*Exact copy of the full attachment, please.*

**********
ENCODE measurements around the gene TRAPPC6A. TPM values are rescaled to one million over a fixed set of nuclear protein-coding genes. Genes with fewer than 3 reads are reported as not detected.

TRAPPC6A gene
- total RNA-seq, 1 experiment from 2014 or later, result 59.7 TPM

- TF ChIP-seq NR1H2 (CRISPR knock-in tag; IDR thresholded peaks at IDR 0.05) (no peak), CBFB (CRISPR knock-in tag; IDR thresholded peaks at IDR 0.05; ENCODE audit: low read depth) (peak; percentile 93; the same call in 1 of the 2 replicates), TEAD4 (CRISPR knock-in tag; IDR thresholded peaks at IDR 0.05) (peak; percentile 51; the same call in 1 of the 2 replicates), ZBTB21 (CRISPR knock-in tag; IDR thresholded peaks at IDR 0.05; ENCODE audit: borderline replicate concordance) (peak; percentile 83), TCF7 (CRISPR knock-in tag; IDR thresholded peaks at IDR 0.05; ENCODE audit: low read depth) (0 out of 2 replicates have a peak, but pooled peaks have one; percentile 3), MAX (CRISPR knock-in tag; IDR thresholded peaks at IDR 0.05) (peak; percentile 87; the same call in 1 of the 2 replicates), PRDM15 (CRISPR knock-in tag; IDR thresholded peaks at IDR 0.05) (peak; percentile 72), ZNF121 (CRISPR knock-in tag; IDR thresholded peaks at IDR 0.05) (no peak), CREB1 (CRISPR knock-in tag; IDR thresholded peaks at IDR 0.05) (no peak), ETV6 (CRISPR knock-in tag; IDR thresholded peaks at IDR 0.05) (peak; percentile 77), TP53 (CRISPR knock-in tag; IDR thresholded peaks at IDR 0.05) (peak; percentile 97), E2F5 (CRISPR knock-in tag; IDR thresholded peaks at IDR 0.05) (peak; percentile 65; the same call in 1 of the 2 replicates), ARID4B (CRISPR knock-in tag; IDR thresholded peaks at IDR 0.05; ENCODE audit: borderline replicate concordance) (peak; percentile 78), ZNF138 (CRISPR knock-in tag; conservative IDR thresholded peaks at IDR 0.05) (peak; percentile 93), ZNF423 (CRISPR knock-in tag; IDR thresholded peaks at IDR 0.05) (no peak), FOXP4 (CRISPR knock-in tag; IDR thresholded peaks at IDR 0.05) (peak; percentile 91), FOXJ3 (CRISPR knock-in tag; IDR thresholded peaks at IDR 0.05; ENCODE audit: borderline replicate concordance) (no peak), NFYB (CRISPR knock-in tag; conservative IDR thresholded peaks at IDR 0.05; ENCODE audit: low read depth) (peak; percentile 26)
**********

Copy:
ENCODE measurements around the gene TRAPPC6A. TPM values are rescaled to one million over a fixed set of nuclear protein-coding genes. Genes with fewer than 3 reads are reported as not detected.

TRAPPC6A gene
- total RNA-seq, 1 experiment from 2014 or later, result 59.7 TPM

- TF ChIP-seq NR1H2 (CRISPR knock-in tag; IDR thresholded peaks at IDR 0.05) (no peak), CBFB (CRISPR knock-in tag; IDR thresholded peaks at IDR 0.05; ENCODE audit: low read depth) (peak; percentile 93; the same call in 1 of the 2 replicates), TEAD4 (CRISPR knock-in tag; IDR thresholded peaks at IDR 0.05) (peak; percentile 51; the same call in 1 of the 2 replicates), ZBTB21 (CRISPR knock-in tag; IDR thresholded peaks at IDR 0.05; ENCODE audit: borderline replicate concordance) (peak; percentile 83), TCF7 (CRISPR knock-in tag; IDR thresholded peaks at IDR 0.05; ENCODE audit: low read depth) (0 out of 2 replicates have a peak, but pooled peaks have one; percentile 3), MAX (CRISPR knock-in tag; IDR thresholded peaks at IDR 0.05) (peak; percentile 87; the same call in 1 of the 2 replicates), PRDM15 (CRISPR knock-in tag; IDR thresholded peaks at IDR 0.05) (peak; percentile 72), ZNF121 (CRISPR knock-in tag; IDR thresholded peaks at IDR 0.05) (no peak), CREB1 (CRISPR knock-in tag; IDR thresholded peaks at IDR 0.05) (no peak), ETV6 (CRISPR knock-in tag; IDR thresholded peaks at IDR 0.05) (peak; percentile 77), TP53 (CRISPR knock-in tag; IDR thresholded peaks at IDR 0.05) (peak; percentile 97), E2F5 (CRISPR knock-in tag; IDR thresholded peaks at IDR 0.05) (peak; percentile 65; the same call in 1 of the 2 replicates), ARID4B (CRISPR knock-in tag; IDR thresholded peaks at IDR 0.05; ENCODE audit: borderline replicate concordance) (peak; percentile 78), ZNF138 (CRISPR knock-in tag; conservative IDR thresholded peaks at IDR 0.05) (peak; percentile 93), ZNF423 (CRISPR knock-in tag; IDR thresholded peaks at IDR 0.05) (no peak), FOXP4 (CRISPR knock-in tag; IDR thresholded peaks at IDR 0.05) (peak; percentile 91), FOXJ3 (CRISPR knock-in tag; IDR thresholded peaks at IDR 0.05; ENCODE audit: borderline replicate concordance) (no peak), NFYB (CRISPR knock-in tag; conservative IDR thresholded peaks at IDR 0.05; ENCODE audit: low read depth) (peak; percentile 26)